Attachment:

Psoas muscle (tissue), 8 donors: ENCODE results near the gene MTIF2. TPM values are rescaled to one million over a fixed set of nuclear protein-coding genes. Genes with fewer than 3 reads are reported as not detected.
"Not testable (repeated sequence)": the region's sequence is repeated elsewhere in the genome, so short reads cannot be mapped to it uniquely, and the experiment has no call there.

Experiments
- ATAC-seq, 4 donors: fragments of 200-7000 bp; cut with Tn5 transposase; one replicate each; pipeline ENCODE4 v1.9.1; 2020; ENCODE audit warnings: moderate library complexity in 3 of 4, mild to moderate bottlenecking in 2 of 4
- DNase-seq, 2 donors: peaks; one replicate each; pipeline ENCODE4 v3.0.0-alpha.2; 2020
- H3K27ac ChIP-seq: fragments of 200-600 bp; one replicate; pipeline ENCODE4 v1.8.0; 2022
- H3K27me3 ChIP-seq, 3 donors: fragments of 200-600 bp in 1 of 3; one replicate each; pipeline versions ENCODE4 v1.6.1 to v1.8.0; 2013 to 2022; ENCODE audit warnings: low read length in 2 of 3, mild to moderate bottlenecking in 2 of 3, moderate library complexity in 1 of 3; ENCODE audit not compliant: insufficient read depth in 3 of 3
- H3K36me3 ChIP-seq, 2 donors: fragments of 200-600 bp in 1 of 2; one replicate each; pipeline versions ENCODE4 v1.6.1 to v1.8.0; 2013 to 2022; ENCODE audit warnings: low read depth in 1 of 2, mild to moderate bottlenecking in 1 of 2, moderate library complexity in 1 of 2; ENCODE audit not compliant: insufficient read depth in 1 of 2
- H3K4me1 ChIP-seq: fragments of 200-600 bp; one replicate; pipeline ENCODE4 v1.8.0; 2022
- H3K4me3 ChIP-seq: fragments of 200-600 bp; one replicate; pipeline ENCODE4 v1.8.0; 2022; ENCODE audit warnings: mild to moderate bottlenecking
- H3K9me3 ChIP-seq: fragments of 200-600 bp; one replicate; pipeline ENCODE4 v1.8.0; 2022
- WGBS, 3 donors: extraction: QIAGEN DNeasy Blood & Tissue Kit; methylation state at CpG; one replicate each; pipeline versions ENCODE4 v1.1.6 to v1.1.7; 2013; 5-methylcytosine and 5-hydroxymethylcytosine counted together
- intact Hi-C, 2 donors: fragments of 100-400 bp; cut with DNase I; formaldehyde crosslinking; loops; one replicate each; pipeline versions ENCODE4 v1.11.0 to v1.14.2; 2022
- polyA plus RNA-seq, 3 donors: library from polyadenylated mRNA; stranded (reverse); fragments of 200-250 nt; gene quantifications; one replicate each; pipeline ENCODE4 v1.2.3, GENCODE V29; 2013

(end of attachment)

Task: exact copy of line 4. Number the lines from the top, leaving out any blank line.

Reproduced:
- ATAC-seq, 4 donors: fragments of 200-7000 bp; cut with Tn5 transposase; one replicate each; pipeline ENCODE4 v1.9.1; 2020; ENCODE audit warnings: moderate library complexity in 3 of 4, mild to moderate bottlenecking in 2 of 4